😛

Aye, aye, aye-onian: The dreaded musical modes!

Caution: The following post is nerdy and technical and stuff. If the term “music theory” makes your knees wobble and your teeth chatter, turn back!

If you’re still here, I’d like to talk about modes. Lots of people seem to struggle with them, and I’ve never understood why. Even my own musician friends, when prompted to discuss modes, look around nervously and shudder. “Modes?” they whisper. “Shh, we don’t mention those.”

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Did he say modes? He did, didn’t he?

Guys, I promise you, modes are not complicated! I can only assume their reputation is due to misconceptions and poor teaching. Thus, I’ll try a simplified explanation—but before I do, let’s dispel a couple of the bigger myths.

Myth 1: Modes are advanced musical concepts that only apply to jazz, fusion, and progressive rock.

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The stance, the strap length, the glasses! This dude is totally using a mode.

Actually, this isn’t true at all. Modes are some of the most fundamental concepts in theory, and they apply to every piece of music in existence. Ever played in a minor key? It’s a mode! What about a major key? Guess what—it’s a mode too.

Myth 2: Modes are a set of exotic scales that you need to sit down and memorize.

Wrong! All seven of the common modes (ionian, dorian, phrygian, lydian, mixolydian, aeolian, and locrian) are based on the major scale. If you know how to play or sing a major scale, you already know how to play or sing all of the modes.

If you have a hard time understanding modes, try this analogy.

Imagine a family of seven people sitting at a dinner table: two parents and five children. The father of the family is the dominant figure. He speaks the most often and draws the most attention. He’s happy to let the others talk, but most conversations start and end with his input. His voice is regular, strong, and familiar. His name is Ionian, but you might know him by his nickname: Major.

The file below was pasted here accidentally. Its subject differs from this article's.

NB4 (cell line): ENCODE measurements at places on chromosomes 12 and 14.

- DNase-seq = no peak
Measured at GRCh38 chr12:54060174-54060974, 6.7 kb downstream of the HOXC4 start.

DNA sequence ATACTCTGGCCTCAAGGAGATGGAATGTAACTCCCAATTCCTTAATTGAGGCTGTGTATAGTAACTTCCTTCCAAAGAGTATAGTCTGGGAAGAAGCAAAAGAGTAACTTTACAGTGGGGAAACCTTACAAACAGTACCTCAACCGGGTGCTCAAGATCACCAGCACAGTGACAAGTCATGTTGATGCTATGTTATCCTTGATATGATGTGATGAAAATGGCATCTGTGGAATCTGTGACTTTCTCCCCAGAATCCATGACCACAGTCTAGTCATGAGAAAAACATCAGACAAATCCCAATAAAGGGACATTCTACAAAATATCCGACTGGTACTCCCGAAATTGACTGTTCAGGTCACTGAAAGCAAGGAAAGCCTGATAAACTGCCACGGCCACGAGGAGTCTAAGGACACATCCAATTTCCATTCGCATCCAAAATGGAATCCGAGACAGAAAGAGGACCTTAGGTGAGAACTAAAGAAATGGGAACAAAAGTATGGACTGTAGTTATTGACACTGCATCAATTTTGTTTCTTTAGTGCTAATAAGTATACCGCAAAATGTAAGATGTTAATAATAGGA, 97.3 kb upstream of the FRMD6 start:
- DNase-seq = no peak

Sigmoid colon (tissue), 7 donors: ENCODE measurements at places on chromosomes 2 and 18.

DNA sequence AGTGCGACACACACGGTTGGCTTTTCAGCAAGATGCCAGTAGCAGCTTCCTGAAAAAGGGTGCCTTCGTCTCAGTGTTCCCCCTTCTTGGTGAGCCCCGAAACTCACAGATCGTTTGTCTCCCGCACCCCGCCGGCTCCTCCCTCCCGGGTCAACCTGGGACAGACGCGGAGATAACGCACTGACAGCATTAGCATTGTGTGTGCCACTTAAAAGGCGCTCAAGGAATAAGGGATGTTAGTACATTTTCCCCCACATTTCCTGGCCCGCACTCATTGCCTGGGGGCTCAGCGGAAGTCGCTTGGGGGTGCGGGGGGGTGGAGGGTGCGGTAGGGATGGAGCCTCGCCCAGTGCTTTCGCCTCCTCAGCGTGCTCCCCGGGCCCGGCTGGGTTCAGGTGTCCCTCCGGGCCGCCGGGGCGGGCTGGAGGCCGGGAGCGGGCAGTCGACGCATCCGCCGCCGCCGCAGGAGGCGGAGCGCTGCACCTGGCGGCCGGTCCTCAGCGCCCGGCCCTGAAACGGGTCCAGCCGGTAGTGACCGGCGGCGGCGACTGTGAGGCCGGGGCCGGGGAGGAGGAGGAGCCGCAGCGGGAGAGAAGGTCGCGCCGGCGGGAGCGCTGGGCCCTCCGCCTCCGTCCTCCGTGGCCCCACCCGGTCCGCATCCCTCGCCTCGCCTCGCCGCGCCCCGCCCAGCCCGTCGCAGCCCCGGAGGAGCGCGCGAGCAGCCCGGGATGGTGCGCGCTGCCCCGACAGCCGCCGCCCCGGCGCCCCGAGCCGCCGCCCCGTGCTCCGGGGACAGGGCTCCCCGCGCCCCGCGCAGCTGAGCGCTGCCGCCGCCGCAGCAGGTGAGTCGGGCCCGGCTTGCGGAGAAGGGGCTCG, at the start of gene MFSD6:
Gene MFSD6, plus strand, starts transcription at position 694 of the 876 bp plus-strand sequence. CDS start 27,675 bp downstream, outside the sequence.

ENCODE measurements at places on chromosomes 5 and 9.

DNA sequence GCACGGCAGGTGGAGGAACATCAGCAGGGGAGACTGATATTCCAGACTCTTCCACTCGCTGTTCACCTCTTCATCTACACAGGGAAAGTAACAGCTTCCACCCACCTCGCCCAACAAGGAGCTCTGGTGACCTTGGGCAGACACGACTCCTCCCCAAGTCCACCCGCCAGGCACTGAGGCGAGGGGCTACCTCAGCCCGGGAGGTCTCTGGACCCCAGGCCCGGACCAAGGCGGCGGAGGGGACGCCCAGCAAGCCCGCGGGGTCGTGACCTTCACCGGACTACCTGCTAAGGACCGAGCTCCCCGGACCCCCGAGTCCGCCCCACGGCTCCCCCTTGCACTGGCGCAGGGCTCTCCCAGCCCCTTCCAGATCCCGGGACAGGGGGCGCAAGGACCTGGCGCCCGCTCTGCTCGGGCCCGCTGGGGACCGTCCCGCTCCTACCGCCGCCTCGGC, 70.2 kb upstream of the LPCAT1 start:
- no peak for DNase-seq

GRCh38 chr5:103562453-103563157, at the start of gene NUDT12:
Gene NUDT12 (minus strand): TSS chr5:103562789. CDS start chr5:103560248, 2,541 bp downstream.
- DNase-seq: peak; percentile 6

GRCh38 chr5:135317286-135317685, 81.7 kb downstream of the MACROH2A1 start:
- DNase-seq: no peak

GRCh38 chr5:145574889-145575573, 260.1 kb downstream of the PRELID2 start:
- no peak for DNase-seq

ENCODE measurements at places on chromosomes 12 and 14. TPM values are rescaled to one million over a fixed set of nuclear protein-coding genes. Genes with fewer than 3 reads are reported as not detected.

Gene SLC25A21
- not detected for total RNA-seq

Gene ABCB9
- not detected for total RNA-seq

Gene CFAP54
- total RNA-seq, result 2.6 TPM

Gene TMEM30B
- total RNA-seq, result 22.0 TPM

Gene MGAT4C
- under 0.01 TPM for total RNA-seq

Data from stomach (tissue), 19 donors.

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Yes, there are only four people here, but what’s important is that someone is smiling at a salad.

His lovely wife is also pretty talkative, but she has a different tone of voice. When she leads the conversation, everyone seems to think her topics sound darker and gloomier (though she’d scoff and disagree). Her name is Aeolian, but she usually goes by Minor.

Now, once in a while, one of the children will have something to say. Some evenings, over dinner, one of them will be the dominant voice. It feels a little weird when that happens. You can tell something’s off, or abnormal. But when a child has a really interesting topic to discuss, it can go very well, and give a whole new perspective that wouldn’t have been heard otherwise.

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Excuse me, I have something to say.

You probably know all of the kids already. Phrygian is really popular in school, and she’s got a beautiful voice that’s somewhat similar to her mother’s. Lydian is sometimes called a hipster, and he’s definitely edgy—but he has many friends, and some say he’s the coolest dude they’ve ever met. Poor Locrian is socially awkward, but his parents love him anyway. I think you’ve also met Dorian, who takes after her mother, and Mixolydian, who’s more like his father. Together, these seven are a wonderful and happy family.

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This is a happy family.

The family members are the seven notes of a major scale. Strictly speaking, I should’ve referred to them by their scale degrees (tonic, supertonic, etc.), but those words are intimidating. For simplicity, I just named them after their corresponding modes.

Since it’s a major-scale family, Mr. Major (aka Mr. Ionian, or the root note) usually leads the conversation, giving a strong and familiar sound. Most of your musical phrases will start and end with him, and will be centered around his voice. If this is the case, chances are you’re in a major key—the ionian mode. But it’s also common that the sixth note leads the conversation. When this happens, you get Ms. Minor’s key, or the aeolian mode.

The rest of the family follows the exact same pattern. Dorian is based on the second note, Phrygian on the third, Lydian on the fourth, and Mixolydian on the fifth. The universally hated Locrian is seventh. Remember, music is always in a mode! To find out which one, you just need to determine which member of the family is being emphasized, or tonicized.

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Pictured: Gin and the first note of the major scale.

Musicians, theory experts, please leave your feedback! I’d love to know what you think, and whether you have another way to explain modal context.